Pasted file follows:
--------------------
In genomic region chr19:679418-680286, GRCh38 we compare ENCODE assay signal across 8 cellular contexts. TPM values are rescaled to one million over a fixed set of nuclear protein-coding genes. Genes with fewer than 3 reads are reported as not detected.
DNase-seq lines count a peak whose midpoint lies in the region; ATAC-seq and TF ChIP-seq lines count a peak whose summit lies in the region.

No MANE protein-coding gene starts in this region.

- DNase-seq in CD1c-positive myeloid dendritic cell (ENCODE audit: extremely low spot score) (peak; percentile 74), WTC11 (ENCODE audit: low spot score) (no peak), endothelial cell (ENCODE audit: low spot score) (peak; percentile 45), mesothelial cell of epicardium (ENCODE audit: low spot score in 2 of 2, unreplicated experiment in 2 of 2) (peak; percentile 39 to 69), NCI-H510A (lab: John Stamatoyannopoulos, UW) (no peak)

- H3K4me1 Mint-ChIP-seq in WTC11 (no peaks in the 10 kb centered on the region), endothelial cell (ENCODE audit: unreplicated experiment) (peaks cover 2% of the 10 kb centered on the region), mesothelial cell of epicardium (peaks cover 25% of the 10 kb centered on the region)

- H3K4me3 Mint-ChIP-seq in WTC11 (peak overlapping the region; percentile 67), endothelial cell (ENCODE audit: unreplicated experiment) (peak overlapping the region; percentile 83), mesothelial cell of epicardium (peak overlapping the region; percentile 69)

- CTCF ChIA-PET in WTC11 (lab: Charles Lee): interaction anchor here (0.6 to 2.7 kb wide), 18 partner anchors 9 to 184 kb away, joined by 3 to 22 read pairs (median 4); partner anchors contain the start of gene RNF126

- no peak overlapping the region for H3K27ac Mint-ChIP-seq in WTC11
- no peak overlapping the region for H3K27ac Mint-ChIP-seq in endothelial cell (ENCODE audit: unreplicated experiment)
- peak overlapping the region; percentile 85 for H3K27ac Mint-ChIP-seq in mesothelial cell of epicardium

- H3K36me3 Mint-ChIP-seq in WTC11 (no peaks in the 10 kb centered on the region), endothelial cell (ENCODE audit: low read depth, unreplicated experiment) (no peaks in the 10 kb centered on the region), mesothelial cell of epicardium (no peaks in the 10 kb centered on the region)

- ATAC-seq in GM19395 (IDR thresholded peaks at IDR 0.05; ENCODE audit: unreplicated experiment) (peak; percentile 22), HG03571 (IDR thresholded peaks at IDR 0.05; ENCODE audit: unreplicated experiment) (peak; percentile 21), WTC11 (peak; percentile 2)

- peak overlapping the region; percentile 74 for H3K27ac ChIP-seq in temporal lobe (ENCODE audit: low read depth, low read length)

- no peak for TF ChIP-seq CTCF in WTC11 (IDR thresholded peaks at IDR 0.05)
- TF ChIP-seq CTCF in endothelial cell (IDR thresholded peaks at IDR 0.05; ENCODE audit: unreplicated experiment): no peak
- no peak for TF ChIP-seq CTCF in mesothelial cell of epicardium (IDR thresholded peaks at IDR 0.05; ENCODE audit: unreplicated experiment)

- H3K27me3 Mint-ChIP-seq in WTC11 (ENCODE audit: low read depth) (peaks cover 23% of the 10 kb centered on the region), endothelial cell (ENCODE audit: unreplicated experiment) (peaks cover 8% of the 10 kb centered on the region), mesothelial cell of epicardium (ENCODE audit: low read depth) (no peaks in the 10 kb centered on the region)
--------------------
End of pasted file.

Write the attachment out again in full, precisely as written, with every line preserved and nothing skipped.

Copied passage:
In genomic region chr19:679418-680286, GRCh38 we compare ENCODE assay signal across 8 cellular contexts. TPM values are rescaled to one million over a fixed set of nuclear protein-coding genes. Genes with fewer than 3 reads are reported as not detected.
DNase-seq lines count a peak whose midpoint lies in the region; ATAC-seq and TF ChIP-seq lines count a peak whose summit lies in the region.

No MANE protein-coding gene starts in this region.

- DNase-seq in CD1c-positive myeloid dendritic cell (ENCODE audit: extremely low spot score) (peak; percentile 74), WTC11 (ENCODE audit: low spot score) (no peak), endothelial cell (ENCODE audit: low spot score) (peak; percentile 45), mesothelial cell of epicardium (ENCODE audit: low spot score in 2 of 2, unreplicated experiment in 2 of 2) (peak; percentile 39 to 69), NCI-H510A (lab: John Stamatoyannopoulos, UW) (no peak)

- H3K4me1 Mint-ChIP-seq in WTC11 (no peaks in the 10 kb centered on the region), endothelial cell (ENCODE audit: unreplicated experiment) (peaks cover 2% of the 10 kb centered on the region), mesothelial cell of epicardium (peaks cover 25% of the 10 kb centered on the region)

- H3K4me3 Mint-ChIP-seq in WTC11 (peak overlapping the region; percentile 67), endothelial cell (ENCODE audit: unreplicated experiment) (peak overlapping the region; percentile 83), mesothelial cell of epicardium (peak overlapping the region; percentile 69)

- CTCF ChIA-PET in WTC11 (lab: Charles Lee): interaction anchor here (0.6 to 2.7 kb wide), 18 partner anchors 9 to 184 kb away, joined by 3 to 22 read pairs (median 4); partner anchors contain the start of gene RNF126

- no peak overlapping the region for H3K27ac Mint-ChIP-seq in WTC11
- no peak overlapping the region for H3K27ac Mint-ChIP-seq in endothelial cell (ENCODE audit: unreplicated experiment)
- peak overlapping the region; percentile 85 for H3K27ac Mint-ChIP-seq in mesothelial cell of epicardium

- H3K36me3 Mint-ChIP-seq in WTC11 (no peaks in the 10 kb centered on the region), endothelial cell (ENCODE audit: low read depth, unreplicated experiment) (no peaks in the 10 kb centered on the region), mesothelial cell of epicardium (no peaks in the 10 kb centered on the region)

- ATAC-seq in GM19395 (IDR thresholded peaks at IDR 0.05; ENCODE audit: unreplicated experiment) (peak; percentile 22), HG03571 (IDR thresholded peaks at IDR 0.05; ENCODE audit: unreplicated experiment) (peak; percentile 21), WTC11 (peak; percentile 2)

- peak overlapping the region; percentile 74 for H3K27ac ChIP-seq in temporal lobe (ENCODE audit: low read depth, low read length)

- no peak for TF ChIP-seq CTCF in WTC11 (IDR thresholded peaks at IDR 0.05)
- TF ChIP-seq CTCF in endothelial cell (IDR thresholded peaks at IDR 0.05; ENCODE audit: unreplicated experiment): no peak
- no peak for TF ChIP-seq CTCF in mesothelial cell of epicardium (IDR thresholded peaks at IDR 0.05; ENCODE audit: unreplicated experiment)

- H3K27me3 Mint-ChIP-seq in WTC11 (ENCODE audit: low read depth) (peaks cover 23% of the 10 kb centered on the region), endothelial cell (ENCODE audit: unreplicated experiment) (peaks cover 8% of the 10 kb centered on the region), mesothelial cell of epicardium (ENCODE audit: low read depth) (no peaks in the 10 kb centered on the region)